Women Are Trivial Creatures

That’s at the heart of this:

The second concern, as expressed in the Journalarticle, is that “Critics fear genetically vetting embryos can be used to create so-called designer babies.” Ah yes, designer babies, the Frankenstein fear the media has been mongering for years.

“If embryos can be selected to be free of harmful genes, they [the unnamed critics] argue, who is to say they will never be screened for particular genetic traits that parents might desire or want to avoid?” notes a 2009 article in the Telegraph. “Enter the ‘designer baby’ who is destined to be top of the class, excel in sport, and have hair, eyes and other physical characteristics that fit his or her parents’ wish list.”

But designer babies are “a whole lot of media hype without a lot of science,” writes former embryologist Carole Wegner on her blog Fertility Lab Insider. “Frankly, we don’t know which genes to pick, if we could pick them and how and when to turn them on etc etc. And even if we could … there’s this little thing called environment and self-determination that would foil that game plan.”

The designer baby argument is actually a close cousin to every argument about abortion: Women are morons who approach childbearing as one would approach picking up some milk at the store. As if it’s nothing, tee hee, let’s pick out the baby’s eye color like we’re getting a puppy! Let’s chuck out all the embryos that won’t be good at soccer!

Trust me on this, as somebody who spent ten years trying to have a baby and fully six in infertility treatment: By the time you have been briefed on everything that can go wrong with you or a developing pregnancy, by the time you have spent untold amounts of money (either yours or your insurance company’s) on doctors and tests, by the time you are staring down the tunnel of IVF protocols which involve multiple injections of multiple horrifying drugs several times a day, you do not give a flying fuck what kind of hair your baby will have or if it will display proficiency in math.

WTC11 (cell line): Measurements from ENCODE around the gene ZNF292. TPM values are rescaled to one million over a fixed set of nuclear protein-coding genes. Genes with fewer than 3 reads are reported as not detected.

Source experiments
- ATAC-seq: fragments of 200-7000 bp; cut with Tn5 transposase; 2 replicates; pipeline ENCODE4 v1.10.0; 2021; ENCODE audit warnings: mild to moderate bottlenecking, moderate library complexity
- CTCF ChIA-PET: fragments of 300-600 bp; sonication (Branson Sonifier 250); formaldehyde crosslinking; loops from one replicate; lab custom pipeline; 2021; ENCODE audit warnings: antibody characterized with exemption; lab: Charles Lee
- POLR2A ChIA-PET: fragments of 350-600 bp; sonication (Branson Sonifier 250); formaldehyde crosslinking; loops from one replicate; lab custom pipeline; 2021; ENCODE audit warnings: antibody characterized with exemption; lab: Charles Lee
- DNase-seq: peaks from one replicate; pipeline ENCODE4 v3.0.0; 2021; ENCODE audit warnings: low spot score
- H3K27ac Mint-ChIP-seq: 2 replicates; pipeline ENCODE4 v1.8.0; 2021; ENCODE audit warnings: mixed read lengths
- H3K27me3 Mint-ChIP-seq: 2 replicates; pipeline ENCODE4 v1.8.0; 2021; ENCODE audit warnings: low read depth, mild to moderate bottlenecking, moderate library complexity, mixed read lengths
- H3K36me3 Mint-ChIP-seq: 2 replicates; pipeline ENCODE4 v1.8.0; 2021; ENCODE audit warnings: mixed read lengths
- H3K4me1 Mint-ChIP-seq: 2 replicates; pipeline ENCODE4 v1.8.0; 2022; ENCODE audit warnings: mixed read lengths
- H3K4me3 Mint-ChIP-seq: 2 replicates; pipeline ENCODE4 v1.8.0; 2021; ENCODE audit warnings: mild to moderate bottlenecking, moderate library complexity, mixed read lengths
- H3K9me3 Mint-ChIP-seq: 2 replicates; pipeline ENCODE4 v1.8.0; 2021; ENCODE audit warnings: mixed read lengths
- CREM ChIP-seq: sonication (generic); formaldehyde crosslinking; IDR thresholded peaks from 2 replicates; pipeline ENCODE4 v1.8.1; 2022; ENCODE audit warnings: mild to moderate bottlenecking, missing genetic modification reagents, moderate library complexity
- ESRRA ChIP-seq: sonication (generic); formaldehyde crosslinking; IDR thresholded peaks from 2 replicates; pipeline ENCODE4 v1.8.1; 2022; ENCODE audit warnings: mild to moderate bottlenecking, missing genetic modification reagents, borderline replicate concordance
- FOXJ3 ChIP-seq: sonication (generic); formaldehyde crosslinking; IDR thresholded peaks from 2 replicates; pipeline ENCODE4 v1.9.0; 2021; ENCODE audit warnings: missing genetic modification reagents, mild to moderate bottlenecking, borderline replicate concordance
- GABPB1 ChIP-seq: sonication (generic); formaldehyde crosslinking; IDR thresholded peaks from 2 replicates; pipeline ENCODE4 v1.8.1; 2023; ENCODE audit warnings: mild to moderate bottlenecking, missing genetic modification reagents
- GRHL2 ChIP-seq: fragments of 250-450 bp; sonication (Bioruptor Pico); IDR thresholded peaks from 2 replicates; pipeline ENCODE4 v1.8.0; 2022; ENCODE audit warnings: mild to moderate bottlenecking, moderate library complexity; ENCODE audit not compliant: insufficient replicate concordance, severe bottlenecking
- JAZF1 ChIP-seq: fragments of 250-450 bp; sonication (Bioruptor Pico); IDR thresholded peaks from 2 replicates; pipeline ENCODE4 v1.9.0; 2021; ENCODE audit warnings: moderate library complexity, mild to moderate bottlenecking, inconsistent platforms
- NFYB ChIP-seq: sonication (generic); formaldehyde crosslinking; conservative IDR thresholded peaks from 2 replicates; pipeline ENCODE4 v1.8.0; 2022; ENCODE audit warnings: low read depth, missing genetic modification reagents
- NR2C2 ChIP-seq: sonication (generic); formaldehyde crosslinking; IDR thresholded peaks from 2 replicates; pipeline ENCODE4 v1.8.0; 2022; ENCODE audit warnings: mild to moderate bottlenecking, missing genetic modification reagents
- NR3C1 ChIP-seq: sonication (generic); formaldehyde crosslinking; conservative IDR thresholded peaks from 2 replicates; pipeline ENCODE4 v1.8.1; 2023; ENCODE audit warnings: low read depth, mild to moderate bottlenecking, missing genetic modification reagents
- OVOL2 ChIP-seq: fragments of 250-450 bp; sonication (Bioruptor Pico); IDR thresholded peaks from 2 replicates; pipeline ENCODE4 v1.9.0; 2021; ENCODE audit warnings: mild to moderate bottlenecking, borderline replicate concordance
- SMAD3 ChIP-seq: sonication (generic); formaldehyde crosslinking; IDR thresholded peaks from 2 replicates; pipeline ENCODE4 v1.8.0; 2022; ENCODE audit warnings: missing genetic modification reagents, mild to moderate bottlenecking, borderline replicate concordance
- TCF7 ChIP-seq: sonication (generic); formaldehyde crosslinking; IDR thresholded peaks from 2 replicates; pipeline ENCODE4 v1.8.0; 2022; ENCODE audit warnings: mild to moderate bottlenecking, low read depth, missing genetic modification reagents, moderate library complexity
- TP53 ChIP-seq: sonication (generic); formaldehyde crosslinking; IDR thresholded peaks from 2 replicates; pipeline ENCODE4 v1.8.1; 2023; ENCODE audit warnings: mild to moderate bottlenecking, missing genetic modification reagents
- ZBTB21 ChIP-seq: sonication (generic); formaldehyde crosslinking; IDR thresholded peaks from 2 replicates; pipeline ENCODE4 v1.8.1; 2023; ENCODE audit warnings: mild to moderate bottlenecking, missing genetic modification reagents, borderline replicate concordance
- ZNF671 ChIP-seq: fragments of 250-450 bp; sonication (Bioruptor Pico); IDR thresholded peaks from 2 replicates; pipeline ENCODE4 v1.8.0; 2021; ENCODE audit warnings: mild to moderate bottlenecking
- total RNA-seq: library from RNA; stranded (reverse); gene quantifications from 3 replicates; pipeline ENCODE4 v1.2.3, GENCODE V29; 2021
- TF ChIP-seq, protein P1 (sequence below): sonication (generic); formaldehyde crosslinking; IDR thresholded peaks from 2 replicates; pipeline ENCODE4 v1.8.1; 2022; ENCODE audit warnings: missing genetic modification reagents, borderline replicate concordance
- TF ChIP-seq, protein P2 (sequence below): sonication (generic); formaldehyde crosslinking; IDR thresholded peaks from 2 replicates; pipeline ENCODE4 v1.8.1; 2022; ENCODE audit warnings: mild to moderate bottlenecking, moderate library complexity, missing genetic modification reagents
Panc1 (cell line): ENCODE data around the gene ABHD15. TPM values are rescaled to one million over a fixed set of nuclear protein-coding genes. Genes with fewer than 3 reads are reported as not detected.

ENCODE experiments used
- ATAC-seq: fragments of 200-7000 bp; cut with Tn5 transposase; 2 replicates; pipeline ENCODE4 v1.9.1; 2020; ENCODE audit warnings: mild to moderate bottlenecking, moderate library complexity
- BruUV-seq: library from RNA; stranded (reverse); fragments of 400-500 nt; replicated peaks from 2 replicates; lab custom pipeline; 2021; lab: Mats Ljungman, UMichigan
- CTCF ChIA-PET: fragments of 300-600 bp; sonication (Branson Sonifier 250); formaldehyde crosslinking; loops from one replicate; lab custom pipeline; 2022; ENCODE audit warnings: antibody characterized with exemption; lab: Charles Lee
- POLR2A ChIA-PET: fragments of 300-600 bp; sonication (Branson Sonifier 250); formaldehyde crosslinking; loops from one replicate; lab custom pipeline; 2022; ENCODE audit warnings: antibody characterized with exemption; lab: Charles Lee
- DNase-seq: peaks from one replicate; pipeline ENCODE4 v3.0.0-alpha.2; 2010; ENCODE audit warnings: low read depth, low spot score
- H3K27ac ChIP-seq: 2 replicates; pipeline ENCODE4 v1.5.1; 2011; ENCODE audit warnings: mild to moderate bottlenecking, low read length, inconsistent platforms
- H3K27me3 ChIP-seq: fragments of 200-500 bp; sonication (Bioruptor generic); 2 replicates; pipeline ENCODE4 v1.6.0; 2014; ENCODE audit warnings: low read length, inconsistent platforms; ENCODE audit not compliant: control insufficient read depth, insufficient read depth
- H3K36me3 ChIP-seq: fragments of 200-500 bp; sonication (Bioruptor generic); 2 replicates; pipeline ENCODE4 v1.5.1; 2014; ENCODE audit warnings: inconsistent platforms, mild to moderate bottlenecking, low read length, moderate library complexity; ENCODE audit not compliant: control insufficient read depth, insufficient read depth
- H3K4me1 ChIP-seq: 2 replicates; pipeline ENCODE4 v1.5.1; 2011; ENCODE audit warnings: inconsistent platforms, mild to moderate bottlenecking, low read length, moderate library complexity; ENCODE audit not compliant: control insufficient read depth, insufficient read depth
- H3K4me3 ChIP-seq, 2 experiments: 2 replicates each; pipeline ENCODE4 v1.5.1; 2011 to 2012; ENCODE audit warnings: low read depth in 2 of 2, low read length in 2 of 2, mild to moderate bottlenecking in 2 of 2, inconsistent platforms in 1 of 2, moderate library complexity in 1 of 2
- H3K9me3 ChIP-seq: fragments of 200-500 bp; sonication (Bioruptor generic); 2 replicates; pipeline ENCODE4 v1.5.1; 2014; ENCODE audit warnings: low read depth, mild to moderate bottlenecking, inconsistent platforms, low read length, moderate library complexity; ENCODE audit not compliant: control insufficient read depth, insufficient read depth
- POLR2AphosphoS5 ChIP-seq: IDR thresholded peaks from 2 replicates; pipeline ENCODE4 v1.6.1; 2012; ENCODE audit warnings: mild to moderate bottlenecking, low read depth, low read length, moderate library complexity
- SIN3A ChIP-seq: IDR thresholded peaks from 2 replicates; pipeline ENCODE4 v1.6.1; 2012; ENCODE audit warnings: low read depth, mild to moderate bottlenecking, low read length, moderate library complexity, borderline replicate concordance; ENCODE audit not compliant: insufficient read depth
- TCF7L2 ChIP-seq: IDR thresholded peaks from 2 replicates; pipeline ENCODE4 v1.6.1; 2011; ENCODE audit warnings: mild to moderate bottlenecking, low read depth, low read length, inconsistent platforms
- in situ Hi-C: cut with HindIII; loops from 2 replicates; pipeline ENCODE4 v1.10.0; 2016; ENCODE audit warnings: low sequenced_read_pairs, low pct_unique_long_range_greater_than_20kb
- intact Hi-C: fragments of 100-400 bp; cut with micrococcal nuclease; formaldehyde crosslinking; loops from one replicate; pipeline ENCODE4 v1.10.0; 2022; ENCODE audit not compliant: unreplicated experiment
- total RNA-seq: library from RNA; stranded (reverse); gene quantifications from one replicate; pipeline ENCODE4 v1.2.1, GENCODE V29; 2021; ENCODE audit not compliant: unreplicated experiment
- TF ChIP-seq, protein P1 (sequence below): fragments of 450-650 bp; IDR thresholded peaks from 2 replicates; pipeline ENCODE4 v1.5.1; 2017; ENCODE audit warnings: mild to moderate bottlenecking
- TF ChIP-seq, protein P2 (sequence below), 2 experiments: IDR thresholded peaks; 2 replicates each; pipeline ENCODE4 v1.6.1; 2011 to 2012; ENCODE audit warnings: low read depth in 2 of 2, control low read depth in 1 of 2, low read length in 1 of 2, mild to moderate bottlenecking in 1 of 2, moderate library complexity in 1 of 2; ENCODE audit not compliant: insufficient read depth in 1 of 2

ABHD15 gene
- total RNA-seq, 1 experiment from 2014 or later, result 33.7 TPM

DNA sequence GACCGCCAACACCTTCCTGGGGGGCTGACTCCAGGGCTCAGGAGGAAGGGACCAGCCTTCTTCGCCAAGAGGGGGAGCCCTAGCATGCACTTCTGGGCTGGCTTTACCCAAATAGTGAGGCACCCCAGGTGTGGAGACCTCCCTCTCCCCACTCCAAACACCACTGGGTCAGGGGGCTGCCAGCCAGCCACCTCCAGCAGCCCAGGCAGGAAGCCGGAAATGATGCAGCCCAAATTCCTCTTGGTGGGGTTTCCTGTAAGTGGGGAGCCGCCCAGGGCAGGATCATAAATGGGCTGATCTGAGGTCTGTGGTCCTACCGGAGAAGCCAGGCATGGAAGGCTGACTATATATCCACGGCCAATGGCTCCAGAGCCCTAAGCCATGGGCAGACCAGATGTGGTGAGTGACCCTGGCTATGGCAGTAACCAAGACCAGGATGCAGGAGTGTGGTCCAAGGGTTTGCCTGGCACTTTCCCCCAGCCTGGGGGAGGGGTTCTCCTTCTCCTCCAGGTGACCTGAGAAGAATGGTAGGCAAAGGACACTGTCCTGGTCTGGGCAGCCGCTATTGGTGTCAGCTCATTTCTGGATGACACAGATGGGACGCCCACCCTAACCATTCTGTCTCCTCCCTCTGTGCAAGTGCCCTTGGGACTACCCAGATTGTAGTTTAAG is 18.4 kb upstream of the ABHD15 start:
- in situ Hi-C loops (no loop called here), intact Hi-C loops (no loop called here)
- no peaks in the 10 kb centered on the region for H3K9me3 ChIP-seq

Your only concern at that point is that you’ve been unable to get or stay pregnant because there’s some kind of hideously scary disease lurking in either your or your partner’s genes, or because the combination of the two of you somehow creates something poisonous. Your only concern is that your child might not be able to be healthy, and that even if you can carry him or her to term, you’re creating a future full of pain.

This isn’t something anyone does on a whim. The one thing the article doesn’t mention is the cost of genetic testing. It runs into the thousands and insurance doesn’t cover it. If you’re doing this, if you’re down this rabbit hole, you have more serious concerns than wanting to determine what instrument your science fiction baby will play someday.

But for the crowd that wants to regulate women’s health care, pass personhood amendments that would wind up suppressing or outright denying IVF treatment altogether, and generally treat ladies as if we have no idea how our own bodies work, it’s so much cuter to think of us flipping through a catalog, buying a rug on one page and a baby on the next.


3 thoughts on “Women Are Trivial Creatures

  1. gratuitous says:

    The obvious short response is “It’s always projection.” As you point out, this sort of nonsense would be prohibitively expensive for all but a handful of prospective young parents. And who would these people be, but the sort of people Mr. Fitzgerald so perfectly characterized early in the last century?
    “I couldn’t forgive him or like him, but I saw that what he had done was, to him, entirely justified. It was all very careless and confused. They were careless people, Tom and Daisy – they smashed up things and creatures and then retreated back into their money or their vast carelessness, or whatever it was that kept them together and let other people clean up the mess they had made.”

  2. Snarki, child of Loki says:

    Yes, absolutely, as the technology exists today.
    But it’s going to get faster, easier and cheaper. The first human genome got sequenced at a cost of billions of dollars and years of effort. Now, it’s almost a weekend hobby project.
    All of which assumes that humans don’t render the planet uninhabitable first.

  3. Kathy Gustafson says:


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